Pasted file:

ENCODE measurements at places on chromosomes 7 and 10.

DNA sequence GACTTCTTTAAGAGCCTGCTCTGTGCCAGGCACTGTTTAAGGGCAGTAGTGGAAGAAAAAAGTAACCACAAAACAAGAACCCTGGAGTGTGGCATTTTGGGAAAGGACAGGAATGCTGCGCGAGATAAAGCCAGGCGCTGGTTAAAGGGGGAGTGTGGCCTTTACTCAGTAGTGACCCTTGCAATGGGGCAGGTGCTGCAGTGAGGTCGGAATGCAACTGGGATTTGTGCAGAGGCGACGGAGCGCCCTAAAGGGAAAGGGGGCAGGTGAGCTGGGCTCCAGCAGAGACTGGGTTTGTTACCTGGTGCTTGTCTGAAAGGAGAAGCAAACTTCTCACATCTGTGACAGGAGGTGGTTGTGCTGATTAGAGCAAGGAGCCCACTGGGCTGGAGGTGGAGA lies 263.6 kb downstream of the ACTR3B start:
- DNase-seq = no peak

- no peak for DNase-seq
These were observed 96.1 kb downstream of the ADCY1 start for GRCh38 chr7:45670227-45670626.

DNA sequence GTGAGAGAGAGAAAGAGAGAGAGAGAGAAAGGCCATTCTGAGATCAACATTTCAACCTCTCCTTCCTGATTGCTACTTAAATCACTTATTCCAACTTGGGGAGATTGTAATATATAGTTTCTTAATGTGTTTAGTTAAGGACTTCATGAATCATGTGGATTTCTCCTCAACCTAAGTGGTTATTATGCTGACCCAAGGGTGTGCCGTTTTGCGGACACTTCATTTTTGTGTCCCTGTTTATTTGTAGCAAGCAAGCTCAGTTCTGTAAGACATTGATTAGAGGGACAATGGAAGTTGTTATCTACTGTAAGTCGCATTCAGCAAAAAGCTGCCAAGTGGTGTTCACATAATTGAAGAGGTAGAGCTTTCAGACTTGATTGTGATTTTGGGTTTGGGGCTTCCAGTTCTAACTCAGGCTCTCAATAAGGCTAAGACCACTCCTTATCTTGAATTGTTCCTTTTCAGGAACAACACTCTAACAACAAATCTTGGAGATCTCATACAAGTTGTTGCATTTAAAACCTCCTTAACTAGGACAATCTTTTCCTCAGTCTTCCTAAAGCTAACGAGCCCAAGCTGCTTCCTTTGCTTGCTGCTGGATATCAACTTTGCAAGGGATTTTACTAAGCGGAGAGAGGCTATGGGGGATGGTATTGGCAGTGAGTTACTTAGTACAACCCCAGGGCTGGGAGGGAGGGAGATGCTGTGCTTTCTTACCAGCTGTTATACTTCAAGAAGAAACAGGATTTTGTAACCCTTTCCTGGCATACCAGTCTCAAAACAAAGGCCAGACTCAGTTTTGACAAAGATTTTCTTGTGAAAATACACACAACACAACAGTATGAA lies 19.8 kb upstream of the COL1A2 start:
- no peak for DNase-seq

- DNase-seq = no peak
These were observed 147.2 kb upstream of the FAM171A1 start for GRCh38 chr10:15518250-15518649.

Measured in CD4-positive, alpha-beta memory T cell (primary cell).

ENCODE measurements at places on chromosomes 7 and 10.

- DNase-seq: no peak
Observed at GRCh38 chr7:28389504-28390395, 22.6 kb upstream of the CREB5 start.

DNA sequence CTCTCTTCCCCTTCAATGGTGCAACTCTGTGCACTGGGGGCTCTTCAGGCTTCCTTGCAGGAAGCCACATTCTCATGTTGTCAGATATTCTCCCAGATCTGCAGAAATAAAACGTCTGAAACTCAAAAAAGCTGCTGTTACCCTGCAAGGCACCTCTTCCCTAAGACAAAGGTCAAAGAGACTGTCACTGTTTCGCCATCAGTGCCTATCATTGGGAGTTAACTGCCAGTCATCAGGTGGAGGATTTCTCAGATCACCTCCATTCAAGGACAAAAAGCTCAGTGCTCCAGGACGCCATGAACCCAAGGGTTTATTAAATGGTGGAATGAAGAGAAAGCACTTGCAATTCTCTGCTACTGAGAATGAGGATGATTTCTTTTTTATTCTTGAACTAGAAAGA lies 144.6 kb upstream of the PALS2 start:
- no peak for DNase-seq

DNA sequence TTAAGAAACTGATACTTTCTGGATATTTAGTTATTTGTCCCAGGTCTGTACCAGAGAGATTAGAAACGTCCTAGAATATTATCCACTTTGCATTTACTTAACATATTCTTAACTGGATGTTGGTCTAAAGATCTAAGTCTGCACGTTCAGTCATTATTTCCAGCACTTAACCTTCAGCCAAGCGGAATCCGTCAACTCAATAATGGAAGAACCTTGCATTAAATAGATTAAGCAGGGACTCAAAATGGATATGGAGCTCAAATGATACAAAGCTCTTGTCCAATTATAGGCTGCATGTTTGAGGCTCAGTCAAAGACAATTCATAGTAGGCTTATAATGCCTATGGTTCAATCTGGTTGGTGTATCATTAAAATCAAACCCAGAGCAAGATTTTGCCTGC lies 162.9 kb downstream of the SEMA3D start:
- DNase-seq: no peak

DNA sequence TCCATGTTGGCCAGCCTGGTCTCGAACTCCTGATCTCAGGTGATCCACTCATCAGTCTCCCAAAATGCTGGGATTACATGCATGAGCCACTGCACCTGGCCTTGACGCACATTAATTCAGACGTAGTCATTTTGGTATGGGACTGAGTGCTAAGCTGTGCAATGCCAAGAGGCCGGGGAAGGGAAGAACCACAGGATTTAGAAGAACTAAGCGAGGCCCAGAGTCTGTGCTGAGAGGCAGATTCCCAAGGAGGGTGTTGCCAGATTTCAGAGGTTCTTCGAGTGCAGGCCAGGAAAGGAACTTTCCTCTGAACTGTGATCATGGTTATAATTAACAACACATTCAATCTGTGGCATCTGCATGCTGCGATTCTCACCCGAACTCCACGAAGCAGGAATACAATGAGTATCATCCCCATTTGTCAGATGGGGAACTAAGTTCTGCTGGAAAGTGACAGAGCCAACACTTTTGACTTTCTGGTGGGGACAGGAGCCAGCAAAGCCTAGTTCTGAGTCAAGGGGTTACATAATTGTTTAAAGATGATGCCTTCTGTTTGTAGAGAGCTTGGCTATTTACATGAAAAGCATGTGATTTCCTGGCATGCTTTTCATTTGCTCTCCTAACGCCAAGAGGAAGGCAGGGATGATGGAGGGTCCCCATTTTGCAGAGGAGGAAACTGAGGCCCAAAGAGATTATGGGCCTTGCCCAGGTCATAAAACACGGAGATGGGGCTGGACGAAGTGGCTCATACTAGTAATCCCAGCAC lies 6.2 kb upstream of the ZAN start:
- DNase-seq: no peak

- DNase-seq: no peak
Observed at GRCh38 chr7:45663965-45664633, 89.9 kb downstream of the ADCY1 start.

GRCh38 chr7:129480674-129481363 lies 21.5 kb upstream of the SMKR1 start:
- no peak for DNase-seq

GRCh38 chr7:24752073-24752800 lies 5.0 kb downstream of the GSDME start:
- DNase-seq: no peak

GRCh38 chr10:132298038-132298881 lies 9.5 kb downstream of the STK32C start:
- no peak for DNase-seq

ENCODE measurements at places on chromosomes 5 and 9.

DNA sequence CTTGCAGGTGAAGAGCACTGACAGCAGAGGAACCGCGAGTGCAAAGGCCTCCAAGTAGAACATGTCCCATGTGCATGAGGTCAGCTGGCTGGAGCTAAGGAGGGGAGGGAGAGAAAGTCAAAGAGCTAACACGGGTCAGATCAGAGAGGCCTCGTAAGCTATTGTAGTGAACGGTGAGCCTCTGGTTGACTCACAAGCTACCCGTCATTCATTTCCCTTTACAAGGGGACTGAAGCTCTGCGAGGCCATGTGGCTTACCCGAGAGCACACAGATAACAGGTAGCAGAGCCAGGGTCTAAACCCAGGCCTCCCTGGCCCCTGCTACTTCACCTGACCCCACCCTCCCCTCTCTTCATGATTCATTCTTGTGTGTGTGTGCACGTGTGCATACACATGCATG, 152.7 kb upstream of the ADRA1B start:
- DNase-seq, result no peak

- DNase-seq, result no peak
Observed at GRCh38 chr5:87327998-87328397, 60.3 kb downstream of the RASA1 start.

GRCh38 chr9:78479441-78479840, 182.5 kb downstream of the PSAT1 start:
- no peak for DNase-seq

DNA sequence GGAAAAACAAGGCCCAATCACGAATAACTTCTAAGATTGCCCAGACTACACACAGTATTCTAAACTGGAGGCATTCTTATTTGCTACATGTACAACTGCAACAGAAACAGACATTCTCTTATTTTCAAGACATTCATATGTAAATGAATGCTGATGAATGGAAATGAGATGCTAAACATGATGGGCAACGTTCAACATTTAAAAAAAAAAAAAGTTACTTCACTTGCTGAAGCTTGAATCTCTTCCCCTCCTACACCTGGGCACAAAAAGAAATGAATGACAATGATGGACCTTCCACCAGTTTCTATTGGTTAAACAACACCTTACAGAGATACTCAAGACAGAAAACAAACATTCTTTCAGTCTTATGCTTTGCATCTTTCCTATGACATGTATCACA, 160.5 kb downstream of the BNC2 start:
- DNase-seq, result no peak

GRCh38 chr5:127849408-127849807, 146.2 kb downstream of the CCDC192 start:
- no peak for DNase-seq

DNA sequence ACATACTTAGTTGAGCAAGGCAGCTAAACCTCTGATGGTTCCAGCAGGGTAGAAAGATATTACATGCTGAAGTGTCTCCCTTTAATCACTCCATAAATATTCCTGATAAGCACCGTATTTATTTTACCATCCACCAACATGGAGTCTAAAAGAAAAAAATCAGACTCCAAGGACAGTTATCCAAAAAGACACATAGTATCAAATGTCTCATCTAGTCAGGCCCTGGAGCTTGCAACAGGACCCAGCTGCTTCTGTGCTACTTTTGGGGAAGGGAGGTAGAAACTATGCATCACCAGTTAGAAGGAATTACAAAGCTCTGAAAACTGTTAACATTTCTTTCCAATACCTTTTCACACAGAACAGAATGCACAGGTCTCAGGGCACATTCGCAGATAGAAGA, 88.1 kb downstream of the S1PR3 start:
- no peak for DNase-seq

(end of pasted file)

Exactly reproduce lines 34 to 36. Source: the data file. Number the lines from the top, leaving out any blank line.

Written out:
- no peak for DNase-seq

DNA sequence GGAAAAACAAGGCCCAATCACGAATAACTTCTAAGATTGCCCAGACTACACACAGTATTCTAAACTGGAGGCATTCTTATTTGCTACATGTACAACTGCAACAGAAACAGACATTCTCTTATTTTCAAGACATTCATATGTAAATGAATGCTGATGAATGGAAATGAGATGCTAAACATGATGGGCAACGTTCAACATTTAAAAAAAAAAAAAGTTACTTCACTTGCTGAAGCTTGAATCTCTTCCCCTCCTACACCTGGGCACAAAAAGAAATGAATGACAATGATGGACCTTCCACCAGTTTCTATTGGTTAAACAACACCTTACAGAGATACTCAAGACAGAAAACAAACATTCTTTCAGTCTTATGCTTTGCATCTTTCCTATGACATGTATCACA, 160.5 kb downstream of the BNC2 start:
- DNase-seq, result no peak